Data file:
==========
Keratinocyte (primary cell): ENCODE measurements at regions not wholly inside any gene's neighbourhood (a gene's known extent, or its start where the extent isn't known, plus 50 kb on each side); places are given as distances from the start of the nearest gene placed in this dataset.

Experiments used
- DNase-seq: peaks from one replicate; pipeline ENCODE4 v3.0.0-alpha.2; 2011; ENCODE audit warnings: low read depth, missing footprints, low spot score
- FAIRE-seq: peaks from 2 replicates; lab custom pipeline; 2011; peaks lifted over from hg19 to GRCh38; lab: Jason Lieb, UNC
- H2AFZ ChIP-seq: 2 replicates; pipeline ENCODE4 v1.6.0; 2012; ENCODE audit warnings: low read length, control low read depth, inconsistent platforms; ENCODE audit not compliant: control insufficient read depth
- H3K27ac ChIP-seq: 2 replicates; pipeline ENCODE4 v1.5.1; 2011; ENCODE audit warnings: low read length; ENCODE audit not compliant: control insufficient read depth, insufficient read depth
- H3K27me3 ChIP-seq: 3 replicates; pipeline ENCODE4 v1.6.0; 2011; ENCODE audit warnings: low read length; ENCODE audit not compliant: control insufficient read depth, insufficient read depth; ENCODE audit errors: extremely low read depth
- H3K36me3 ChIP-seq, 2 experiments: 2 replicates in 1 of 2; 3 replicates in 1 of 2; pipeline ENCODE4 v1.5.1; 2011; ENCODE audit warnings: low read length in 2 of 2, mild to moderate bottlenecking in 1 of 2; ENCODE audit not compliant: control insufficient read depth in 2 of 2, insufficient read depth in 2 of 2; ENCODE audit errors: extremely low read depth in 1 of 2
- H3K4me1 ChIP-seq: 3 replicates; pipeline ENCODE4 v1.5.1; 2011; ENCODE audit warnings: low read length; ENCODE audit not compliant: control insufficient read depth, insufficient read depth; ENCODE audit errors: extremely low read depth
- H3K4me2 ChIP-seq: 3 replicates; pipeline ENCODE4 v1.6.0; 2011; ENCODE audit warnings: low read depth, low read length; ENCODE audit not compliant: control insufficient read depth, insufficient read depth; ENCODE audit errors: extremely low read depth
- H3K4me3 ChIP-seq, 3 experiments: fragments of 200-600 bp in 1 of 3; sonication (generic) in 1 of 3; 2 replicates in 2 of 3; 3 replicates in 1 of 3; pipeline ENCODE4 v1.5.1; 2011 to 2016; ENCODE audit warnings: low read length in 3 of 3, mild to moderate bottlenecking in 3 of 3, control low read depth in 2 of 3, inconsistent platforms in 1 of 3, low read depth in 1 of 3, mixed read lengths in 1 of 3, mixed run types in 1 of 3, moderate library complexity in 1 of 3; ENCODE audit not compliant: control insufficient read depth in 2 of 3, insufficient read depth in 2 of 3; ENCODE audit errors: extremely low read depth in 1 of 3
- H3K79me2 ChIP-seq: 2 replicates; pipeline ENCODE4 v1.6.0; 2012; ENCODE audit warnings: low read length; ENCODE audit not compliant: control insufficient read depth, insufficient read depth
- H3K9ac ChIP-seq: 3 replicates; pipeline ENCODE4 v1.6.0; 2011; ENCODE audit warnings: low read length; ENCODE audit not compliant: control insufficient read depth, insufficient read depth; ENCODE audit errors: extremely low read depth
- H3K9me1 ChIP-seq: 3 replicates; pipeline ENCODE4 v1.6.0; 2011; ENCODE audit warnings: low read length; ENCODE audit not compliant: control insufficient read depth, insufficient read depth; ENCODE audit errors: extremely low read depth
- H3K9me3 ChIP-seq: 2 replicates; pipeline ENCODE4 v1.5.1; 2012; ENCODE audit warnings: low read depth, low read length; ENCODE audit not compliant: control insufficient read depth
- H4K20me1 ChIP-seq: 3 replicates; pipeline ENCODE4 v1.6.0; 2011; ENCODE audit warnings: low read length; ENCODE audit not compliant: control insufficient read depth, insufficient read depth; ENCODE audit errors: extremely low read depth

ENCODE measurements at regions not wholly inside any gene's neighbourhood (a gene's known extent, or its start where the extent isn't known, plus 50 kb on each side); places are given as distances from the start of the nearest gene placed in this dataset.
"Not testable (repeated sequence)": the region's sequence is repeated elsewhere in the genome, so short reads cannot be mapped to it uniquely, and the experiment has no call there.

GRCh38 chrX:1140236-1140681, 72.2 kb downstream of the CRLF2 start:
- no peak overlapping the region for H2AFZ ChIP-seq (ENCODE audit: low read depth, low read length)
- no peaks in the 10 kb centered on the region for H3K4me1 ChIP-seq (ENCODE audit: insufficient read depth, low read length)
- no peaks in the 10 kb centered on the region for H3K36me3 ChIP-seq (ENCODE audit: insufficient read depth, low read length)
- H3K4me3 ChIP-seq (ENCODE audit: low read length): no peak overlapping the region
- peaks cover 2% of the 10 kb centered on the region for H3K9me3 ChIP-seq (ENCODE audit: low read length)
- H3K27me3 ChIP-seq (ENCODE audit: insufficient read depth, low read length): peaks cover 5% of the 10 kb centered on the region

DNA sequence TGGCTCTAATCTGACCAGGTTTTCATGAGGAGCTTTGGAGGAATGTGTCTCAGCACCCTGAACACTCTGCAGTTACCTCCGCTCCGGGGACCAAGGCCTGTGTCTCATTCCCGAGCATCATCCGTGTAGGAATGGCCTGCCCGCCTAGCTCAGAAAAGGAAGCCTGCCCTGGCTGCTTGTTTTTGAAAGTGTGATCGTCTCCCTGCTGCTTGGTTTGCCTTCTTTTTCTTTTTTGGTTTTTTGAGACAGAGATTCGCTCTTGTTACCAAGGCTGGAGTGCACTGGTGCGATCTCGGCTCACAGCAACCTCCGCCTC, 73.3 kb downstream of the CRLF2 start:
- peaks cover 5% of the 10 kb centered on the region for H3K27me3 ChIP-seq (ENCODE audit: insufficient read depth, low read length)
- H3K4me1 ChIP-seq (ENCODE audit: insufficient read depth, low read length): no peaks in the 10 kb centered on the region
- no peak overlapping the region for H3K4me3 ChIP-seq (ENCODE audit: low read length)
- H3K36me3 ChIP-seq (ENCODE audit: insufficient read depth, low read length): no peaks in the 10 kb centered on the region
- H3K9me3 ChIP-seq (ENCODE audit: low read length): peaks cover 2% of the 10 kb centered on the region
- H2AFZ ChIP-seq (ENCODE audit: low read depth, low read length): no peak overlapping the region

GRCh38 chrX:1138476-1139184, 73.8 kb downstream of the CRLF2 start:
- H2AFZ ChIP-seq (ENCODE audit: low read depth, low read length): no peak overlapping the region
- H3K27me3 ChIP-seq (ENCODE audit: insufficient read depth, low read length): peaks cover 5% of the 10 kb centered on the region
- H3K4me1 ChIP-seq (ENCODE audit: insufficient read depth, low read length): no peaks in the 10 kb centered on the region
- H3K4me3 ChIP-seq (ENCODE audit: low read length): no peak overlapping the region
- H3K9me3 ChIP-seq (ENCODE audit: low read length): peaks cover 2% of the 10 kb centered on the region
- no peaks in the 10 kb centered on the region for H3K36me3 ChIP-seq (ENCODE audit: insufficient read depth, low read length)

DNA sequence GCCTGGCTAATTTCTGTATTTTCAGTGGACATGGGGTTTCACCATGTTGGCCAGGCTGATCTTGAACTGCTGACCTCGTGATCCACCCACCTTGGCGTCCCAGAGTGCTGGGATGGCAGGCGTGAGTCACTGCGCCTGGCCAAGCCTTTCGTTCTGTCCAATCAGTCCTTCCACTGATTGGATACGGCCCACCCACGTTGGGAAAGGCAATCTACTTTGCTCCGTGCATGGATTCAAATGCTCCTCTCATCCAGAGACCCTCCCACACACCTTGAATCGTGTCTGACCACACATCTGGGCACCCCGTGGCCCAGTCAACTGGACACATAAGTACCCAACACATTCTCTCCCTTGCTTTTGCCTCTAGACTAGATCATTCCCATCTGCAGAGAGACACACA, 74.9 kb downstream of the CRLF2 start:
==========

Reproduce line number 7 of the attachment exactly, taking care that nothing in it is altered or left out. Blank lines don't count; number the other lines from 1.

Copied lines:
- H3K27me3 ChIP-seq: 3 replicates; pipeline ENCODE4 v1.6.0; 2011; ENCODE audit warnings: low read length; ENCODE audit not compliant: control insufficient read depth, insufficient read depth; ENCODE audit errors: extremely low read depth